Late-medieval Avignon was a city of men. A vast number of clerics were employed by the Pope and cardinals, and foreign merchants, craftsmen, and artisans swelled the ranks of local people providing services to the church. The city was a cultural and economic magnet, an attractive place to set up shop. It was also notoriously corrupt.
Di Marco Datini, for instance, the famous “merchant of Prato”, ran a lucrative arms business and sold religious bric-a-brac as a sideline, but left his wife safely at home in Prato. Francesco Petrarch’s father was a notary in the city, but rented a house for his wife and two sons in Carpentras. In Avignon, he took a mistress and fathered an illegitimate daughter. According to an apocryphal story, a nugget for a novelist like me, one of the popes ordered the Petrarch brothers to send their sister to the palace to entertain him.
I trusted my intuition about medieval people to guide me through the early drafts of Muse and only later discovered registers and a census that provided details about the population. From these I learned that women came to Avignon with the same goal as the men: to better their lives in the papal city. They didn’t travel as far as the men to get there; most female immigrants came from elsewhere in France. These cortisiani were registered, as were the female citizens, in the traditional way as daughters, widows, or wives (femmes couvertes) of a male head of the household.
Normally, a father betrothed his daughter by legal contract to a suitable husband. The marriage took place soon afterwards and the dowry changed hands. As the teenaged daughter of a nobleman, Laura de Noves would have been betrothed when Petrarch first became infatuated with her. She married Hugues de Sade and bore him eleven children. According to Petrarch’s dialogue Secretum, she was worn out by childbirths by her mid-thirties.
If no marriage could be arranged, the daughter and her dowry might be given to a convent, as several of Laura’s daughters were. For some girls, this might have been an attractive alternative to marriage, since a nunnery provided a stable environment and some job satisfaction. The day was organized by the religious hours and each nun had a role, such as cellaress, chambress, or librarian. If the girl was given to an order like the Benedictines, she might receive a good education, as Solange did. Nuns could become scribes, like monks, although as we see with Solange, the book industry was beginning to move from the abbeys to the university cities like Avignon. The most talented nuns might aspire to be abbesses or even saints.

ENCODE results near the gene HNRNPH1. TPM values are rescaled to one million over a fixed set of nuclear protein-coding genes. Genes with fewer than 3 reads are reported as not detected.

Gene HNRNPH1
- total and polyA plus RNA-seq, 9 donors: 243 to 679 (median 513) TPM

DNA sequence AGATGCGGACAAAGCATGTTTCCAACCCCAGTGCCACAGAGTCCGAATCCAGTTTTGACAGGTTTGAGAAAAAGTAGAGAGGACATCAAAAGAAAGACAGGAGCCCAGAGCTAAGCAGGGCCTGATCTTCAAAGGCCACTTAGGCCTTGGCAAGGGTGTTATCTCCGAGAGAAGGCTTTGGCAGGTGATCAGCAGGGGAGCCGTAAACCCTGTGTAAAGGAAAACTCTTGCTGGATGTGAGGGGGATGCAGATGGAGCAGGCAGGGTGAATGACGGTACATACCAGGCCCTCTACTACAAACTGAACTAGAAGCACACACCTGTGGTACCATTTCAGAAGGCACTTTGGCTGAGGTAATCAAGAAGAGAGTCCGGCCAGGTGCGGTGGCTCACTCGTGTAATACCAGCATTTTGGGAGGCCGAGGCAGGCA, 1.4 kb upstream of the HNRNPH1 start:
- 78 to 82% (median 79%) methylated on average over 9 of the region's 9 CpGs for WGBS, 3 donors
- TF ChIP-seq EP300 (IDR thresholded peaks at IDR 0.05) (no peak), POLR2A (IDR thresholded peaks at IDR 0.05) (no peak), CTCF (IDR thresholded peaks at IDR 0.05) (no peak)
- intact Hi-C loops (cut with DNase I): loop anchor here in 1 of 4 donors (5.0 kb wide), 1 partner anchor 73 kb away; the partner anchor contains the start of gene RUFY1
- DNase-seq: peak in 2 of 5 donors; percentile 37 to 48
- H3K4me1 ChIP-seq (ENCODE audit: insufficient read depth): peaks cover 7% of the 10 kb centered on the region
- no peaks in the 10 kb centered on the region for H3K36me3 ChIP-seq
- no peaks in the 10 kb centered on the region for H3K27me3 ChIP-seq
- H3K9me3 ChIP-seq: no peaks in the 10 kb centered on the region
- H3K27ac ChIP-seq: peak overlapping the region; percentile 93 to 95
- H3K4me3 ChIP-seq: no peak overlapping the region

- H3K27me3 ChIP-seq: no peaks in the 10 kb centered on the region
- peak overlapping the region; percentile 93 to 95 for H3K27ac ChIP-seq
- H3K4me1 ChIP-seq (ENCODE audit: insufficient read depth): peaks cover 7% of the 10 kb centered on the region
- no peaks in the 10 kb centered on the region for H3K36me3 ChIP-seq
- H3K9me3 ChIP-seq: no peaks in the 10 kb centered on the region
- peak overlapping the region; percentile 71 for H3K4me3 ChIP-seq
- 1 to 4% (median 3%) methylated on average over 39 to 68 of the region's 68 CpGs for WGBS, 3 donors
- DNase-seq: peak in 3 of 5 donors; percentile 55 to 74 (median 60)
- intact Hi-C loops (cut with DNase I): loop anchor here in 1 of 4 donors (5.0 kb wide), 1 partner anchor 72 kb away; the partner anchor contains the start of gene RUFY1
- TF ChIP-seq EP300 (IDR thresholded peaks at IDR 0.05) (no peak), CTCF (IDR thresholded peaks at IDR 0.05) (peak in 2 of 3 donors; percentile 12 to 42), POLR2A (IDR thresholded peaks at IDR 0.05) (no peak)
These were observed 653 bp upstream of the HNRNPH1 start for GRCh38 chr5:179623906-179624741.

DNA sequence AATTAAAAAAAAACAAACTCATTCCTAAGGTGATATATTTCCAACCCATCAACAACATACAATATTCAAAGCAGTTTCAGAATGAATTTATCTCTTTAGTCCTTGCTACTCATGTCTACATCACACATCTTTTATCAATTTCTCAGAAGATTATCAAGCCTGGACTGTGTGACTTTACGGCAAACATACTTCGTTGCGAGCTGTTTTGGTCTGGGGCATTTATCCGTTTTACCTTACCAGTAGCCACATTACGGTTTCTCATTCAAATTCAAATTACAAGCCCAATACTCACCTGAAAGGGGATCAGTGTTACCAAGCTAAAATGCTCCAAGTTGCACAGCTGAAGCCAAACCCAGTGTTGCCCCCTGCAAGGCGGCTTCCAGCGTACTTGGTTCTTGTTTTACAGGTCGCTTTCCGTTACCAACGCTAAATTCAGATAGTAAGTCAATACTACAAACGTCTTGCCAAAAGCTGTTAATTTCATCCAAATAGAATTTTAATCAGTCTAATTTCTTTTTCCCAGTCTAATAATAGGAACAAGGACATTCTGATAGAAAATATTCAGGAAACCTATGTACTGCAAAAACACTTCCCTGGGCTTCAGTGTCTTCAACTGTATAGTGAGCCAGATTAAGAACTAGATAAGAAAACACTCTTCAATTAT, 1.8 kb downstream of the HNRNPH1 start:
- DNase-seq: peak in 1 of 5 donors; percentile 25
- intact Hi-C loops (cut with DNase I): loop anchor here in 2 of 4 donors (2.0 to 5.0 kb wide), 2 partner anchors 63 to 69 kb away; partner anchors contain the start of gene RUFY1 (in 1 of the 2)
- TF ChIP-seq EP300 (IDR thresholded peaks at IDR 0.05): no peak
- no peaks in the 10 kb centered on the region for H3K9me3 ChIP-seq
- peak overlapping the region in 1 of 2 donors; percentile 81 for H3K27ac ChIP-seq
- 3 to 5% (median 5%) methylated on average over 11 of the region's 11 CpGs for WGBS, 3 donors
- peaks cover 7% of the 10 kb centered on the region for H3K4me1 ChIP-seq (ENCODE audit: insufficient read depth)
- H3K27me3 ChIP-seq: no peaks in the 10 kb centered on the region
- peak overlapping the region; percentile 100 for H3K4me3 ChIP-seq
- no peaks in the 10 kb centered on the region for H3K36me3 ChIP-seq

A woman from the working class had a hard life, but she was possibly more free to marry someone she liked, though it’s best not to let our minds stray into infrequent bathing, lack of toothbrushes, and fleas in the marriage bed! The living conditions of such a woman varied according to the status of her husband. She might work at his trade and take over the business if he died. Widows could head households, run the family shop, and beat lazy apprentices.
Scholars have scrutinized the registers to decipher why more than half the women in Avignon reported themselves as single (femmes seules), yet didn’t give occupations or surnames. The explanation put forward by male historians is that they were prostitutes. Even some feminist scholars have concluded this after vainly searching for other interpretations.
Medieval clerics had been forbidden to marry since the First Lateran Council, most likely so the church could enrich itself by inheriting their worldly goods. However, human nature found ways to detour around this roadblock. As I had speculated during the early drafts of Muse, the glut of unmarried clerics in Avignon created a high demand for prostitutes, who ranged from tavern whores to the spectacular courtesans favoured by the cardinals and Pope. It was openly known that many of the cardinals’ nephews were actually their sons.
To maintain order, the city marshal charged each harlot two sols a week and regulated the distance of each bawdyhouse from the nearest church or cardinal’s livrée, revealing that brothels were squeezing as close as they could to their religious clients. Although the harlots lived in brothels or red-light districts outside the city wall, the sumptuary laws rebuked them for sporting fancy jewellry and rich clothing, which suggests they were able to buy such luxuries and flaunted them in public. In this most patriarchal of cities, prostitution was an accepted way to provide sexual services to the large number of single men.
Although it was legal, prostitution was still a sin. Do-gooders tried to reform the women and house them in the repenties of the Magdalen, modelled on convents. However, there was no rush to sign up, since prostitution paid well. To sentimentalize this trade and turn the harlots into victims would be to miss the point. No doubt these women had originally travelled to Avignon with the intention of making a good living in this very manner.
In the thriving city of Avignon, where gender and social class wielded great power, single women like Solange made the most of the opportunities available to them and strove to acquire a trade, gain an economic foothold, and improve their living conditions in inventive ways.
This post first appeared at the blog Be Nice or Leave, Thanks